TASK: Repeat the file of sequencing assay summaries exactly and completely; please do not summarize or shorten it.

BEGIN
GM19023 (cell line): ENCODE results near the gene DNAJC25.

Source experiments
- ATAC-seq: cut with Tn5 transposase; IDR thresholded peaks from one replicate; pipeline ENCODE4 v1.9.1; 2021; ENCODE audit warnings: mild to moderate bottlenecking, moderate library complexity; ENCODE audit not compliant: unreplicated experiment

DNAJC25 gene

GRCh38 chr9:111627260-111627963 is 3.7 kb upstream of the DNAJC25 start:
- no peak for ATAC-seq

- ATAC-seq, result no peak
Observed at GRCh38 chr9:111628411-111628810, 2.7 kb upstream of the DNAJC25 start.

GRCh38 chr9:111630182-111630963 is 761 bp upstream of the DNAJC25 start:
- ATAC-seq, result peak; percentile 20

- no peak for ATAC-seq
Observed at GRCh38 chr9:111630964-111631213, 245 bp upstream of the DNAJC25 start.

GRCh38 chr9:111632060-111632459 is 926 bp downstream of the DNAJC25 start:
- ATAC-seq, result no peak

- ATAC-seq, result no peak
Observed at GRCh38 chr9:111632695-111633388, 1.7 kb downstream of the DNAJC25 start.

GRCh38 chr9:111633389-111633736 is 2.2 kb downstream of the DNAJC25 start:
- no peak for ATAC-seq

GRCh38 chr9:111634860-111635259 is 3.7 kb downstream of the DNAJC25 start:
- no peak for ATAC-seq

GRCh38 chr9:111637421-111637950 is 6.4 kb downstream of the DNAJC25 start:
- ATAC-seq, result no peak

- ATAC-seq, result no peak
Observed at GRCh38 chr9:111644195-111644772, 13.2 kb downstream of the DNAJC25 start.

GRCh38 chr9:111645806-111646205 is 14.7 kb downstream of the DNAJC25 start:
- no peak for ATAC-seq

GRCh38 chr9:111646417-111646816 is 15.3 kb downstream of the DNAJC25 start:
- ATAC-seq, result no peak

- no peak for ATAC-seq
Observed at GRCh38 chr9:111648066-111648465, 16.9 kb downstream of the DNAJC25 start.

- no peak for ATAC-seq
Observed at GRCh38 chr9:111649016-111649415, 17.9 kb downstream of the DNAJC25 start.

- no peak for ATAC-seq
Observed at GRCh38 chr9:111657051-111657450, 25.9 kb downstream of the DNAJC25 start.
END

GM19023 (cell line): ENCODE results near the gene DNAJC25.

Source experiments
- ATAC-seq: cut with Tn5 transposase; IDR thresholded peaks from one replicate; pipeline ENCODE4 v1.9.1; 2021; ENCODE audit warnings: mild to moderate bottlenecking, moderate library complexity; ENCODE audit not compliant: unreplicated experiment

DNAJC25 gene

GRCh38 chr9:111627260-111627963 is 3.7 kb upstream of the DNAJC25 start:
- no peak for ATAC-seq

- ATAC-seq, result no peak
Observed at GRCh38 chr9:111628411-111628810, 2.7 kb upstream of the DNAJC25 start.

GRCh38 chr9:111630182-111630963 is 761 bp upstream of the DNAJC25 start:
- ATAC-seq, result peak; percentile 20

- no peak for ATAC-seq
Observed at GRCh38 chr9:111630964-111631213, 245 bp upstream of the DNAJC25 start.

GRCh38 chr9:111632060-111632459 is 926 bp downstream of the DNAJC25 start:
- ATAC-seq, result no peak

- ATAC-seq, result no peak
Observed at GRCh38 chr9:111632695-111633388, 1.7 kb downstream of the DNAJC25 start.

GRCh38 chr9:111633389-111633736 is 2.2 kb downstream of the DNAJC25 start:
- no peak for ATAC-seq

GRCh38 chr9:111634860-111635259 is 3.7 kb downstream of the DNAJC25 start:
- no peak for ATAC-seq

GRCh38 chr9:111637421-111637950 is 6.4 kb downstream of the DNAJC25 start:
- ATAC-seq, result no peak

- ATAC-seq, result no peak
Observed at GRCh38 chr9:111644195-111644772, 13.2 kb downstream of the DNAJC25 start.

GRCh38 chr9:111645806-111646205 is 14.7 kb downstream of the DNAJC25 start:
- no peak for ATAC-seq

GRCh38 chr9:111646417-111646816 is 15.3 kb downstream of the DNAJC25 start:
- ATAC-seq, result no peak

- no peak for ATAC-seq
Observed at GRCh38 chr9:111648066-111648465, 16.9 kb downstream of the DNAJC25 start.

- no peak for ATAC-seq
Observed at GRCh38 chr9:111649016-111649415, 17.9 kb downstream of the DNAJC25 start.

- no peak for ATAC-seq
Observed at GRCh38 chr9:111657051-111657450, 25.9 kb downstream of the DNAJC25 start.